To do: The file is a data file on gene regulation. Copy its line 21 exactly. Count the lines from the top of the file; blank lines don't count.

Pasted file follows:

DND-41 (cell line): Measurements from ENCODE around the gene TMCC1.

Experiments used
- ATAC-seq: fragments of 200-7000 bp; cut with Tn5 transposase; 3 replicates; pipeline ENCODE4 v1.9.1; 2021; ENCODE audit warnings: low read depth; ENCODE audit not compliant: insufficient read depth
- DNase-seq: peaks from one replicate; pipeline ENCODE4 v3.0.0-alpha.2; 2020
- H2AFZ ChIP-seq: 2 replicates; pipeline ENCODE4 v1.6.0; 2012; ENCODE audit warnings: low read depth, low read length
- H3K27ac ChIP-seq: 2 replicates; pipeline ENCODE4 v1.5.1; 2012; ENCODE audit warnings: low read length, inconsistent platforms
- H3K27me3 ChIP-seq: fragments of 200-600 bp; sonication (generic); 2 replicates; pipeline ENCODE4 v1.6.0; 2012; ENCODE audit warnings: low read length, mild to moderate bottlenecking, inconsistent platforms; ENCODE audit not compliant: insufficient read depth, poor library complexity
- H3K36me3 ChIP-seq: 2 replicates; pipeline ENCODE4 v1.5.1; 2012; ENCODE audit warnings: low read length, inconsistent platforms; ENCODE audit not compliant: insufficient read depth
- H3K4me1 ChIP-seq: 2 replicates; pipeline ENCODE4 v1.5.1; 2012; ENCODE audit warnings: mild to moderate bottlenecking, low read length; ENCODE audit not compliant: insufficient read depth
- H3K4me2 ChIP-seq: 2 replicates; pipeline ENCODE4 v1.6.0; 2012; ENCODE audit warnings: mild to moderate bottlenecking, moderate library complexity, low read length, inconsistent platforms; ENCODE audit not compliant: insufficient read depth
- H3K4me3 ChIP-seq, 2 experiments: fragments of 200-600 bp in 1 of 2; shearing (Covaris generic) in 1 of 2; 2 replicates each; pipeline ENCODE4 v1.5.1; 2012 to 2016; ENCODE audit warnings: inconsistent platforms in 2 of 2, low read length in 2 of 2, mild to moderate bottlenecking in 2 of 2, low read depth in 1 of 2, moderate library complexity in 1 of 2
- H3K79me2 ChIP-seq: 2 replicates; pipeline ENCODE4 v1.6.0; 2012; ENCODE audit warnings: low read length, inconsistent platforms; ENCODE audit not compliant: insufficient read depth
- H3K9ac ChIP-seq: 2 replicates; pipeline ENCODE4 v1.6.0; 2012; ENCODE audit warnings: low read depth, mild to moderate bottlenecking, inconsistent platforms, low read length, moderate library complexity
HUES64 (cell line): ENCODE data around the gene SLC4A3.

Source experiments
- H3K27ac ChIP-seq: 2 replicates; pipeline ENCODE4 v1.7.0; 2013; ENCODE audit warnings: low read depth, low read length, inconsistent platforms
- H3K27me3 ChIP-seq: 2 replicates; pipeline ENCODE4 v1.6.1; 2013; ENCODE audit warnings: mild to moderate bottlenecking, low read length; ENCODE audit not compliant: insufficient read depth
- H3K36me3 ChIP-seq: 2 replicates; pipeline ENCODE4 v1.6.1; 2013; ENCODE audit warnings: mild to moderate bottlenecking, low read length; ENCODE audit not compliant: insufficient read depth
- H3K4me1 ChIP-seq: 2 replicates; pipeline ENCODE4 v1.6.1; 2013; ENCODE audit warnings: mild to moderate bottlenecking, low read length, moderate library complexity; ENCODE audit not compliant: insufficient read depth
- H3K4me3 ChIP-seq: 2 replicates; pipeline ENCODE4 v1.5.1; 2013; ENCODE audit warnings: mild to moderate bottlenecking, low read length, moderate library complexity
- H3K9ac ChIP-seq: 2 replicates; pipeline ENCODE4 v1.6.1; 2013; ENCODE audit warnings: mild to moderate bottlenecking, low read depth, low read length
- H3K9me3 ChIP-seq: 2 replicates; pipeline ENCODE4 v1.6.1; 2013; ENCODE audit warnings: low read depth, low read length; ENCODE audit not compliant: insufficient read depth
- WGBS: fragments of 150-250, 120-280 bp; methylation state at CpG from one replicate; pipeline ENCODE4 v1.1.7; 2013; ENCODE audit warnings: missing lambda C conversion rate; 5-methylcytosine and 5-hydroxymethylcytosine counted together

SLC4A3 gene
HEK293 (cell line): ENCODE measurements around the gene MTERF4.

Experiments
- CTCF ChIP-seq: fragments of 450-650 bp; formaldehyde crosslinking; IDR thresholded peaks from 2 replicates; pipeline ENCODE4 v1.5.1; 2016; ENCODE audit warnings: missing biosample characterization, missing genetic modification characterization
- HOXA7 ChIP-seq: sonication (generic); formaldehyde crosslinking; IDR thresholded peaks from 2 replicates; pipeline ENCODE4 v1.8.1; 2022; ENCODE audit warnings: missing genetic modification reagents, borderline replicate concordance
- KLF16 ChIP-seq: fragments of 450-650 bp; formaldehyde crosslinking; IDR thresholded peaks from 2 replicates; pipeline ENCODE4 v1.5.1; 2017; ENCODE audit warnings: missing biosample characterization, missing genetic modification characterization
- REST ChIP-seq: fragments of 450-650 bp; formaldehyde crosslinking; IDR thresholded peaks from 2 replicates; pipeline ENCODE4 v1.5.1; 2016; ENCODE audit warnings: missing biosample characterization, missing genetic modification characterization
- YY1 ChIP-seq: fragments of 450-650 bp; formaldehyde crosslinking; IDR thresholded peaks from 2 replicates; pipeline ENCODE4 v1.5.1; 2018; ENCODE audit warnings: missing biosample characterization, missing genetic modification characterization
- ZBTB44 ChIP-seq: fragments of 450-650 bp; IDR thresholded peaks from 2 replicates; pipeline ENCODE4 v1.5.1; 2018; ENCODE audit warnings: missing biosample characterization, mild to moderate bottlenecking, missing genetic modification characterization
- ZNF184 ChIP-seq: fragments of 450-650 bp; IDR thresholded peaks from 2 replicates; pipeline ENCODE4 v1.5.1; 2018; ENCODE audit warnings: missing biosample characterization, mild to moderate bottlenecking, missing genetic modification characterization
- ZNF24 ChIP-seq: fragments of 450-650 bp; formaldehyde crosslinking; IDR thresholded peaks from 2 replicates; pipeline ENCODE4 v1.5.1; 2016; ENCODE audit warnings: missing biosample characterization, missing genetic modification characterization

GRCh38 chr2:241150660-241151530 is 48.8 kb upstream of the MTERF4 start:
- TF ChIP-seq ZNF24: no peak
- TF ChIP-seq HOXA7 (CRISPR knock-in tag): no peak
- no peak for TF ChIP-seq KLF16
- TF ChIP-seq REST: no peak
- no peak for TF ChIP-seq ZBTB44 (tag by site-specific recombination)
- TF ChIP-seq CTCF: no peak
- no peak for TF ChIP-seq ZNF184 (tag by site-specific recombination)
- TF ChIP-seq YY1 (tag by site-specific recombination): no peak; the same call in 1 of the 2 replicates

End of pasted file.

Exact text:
- H3K9ac ChIP-seq: 2 replicates; pipeline ENCODE4 v1.6.1; 2013; ENCODE audit warnings: mild to moderate bottlenecking, low read depth, low read length